Repeat Flooding Rectifiable - Cllr Noel O’Dwyer

In a statement to the Tipperary Star this week, Independent Councillor Noel O’Dwyer stated; “It is very difficult to understand why a permanent solution to the frequent flooding problem on the Thurles to Moyne road at “Cassestown” has not been implemented.

In a statement to the Tipperary Star this week, Independent Councillor Noel O’Dwyer stated; “It is very difficult to understand why a permanent solution to the frequent flooding problem on the Thurles to Moyne road at “Cassestown” has not been implemented.

This is one of the busiest roads in the county and is frequently flooded at one particular location after heavy rain. The road becomes impassable for a full day at least, and often longer, depending on the duration and intensity of the rainfall. Drivers who try to go through the flood are at risk of damaging their engine and have done so on many occasions. It is time to rectify this problem completely.

Local resident, John Kelly told me that in fact there is a concrete pipe with a number of manholes incorporating silt-traps going from where the flood gathers down the roadside and crossing over to the other side about 150 metres from a drain leading to a bog which could take the surface water when it gathers. The only thing blocking it is the fact that where the pipe entered the drain after crossing the road, 3 inch stone was put into the drain raising it to road level to make it safe for traffic as there was no bank of clay to prevent a vehicle slipping into the drain, a job which was necessary from a safety (point of view. The pity is that a pipe of the same of larger bore was not put in under the stone and continued on to enter the drain leading to the bog. The solution which will cost very little is to remove the stone and insert a pipe backfilling the stone as they progress and connect into the drain leading to the bog.

A similar problem, though not as severe is evident on the “Pony’s Lane” which caters for a lot of parents with children attending Rahealty N.S. The solution here is to clean the roadside drain and again put in stone to support the road which also needs reinforcement and insert a pipe halfway up the level of stone so that if the water level reaches the pipe due to lack of soakage from beneath the stone then the pipe will carry it to the adjoining river which is situated about 20 yards from the roadside drain and can be accessed with the prior agreement of the landowner.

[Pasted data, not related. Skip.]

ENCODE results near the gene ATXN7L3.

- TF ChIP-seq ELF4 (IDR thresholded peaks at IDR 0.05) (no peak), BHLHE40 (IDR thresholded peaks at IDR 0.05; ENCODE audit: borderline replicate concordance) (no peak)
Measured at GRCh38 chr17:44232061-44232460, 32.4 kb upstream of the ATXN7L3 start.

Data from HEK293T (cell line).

This type of work should be carried out at minimal cost and disruption. It is basically a few days work with a good JCB operator and a side tipping dump-truck with a few men laying the heavy duty plastic pipes.

If, as I feel sure the response to this proposal from the Executive will be “There is no funding available for this type of work in the current budget”, I would point out that as far as I am aware, there is supposed to be €80,000 sanctioned to provide a very long-overdue sightline improvement at Rossestown Cross. Now how anyone could come up with a costing of such magnitude to do such a small job to me is incredible. If that amount of money has been put aside it should be used do a lot more than minor sightline work. The Rossestown / Dark Road into Thurles is very heavily-trafficked particularly at morning and evening times because of parents avoiding the Thurles Town centre when taking students to and from various Secondary Schools. In fact a lot of the proposed €80,000 to my mind should be used to improve a very bad bend and widen and improve the road surface. Because of its potential to reduce traffic volumes in Thurles this road should be upgraded to a link road as quickly as possible in my estimation.

In the meantime it is imperative that the minor work needed to end the frequent and costly spectacle of council workers being sent out to try and find a way to relieve flooding with shovels or suction-tanks is carried out, particularly where a permanent solution is evident. Questions need to be asked as to how minor jobs can gobble up multiples of tens, or even hundreds of thousand euros on a regular basis, with all the alacrity of a sow eating small spuds, and still have very little to show for it.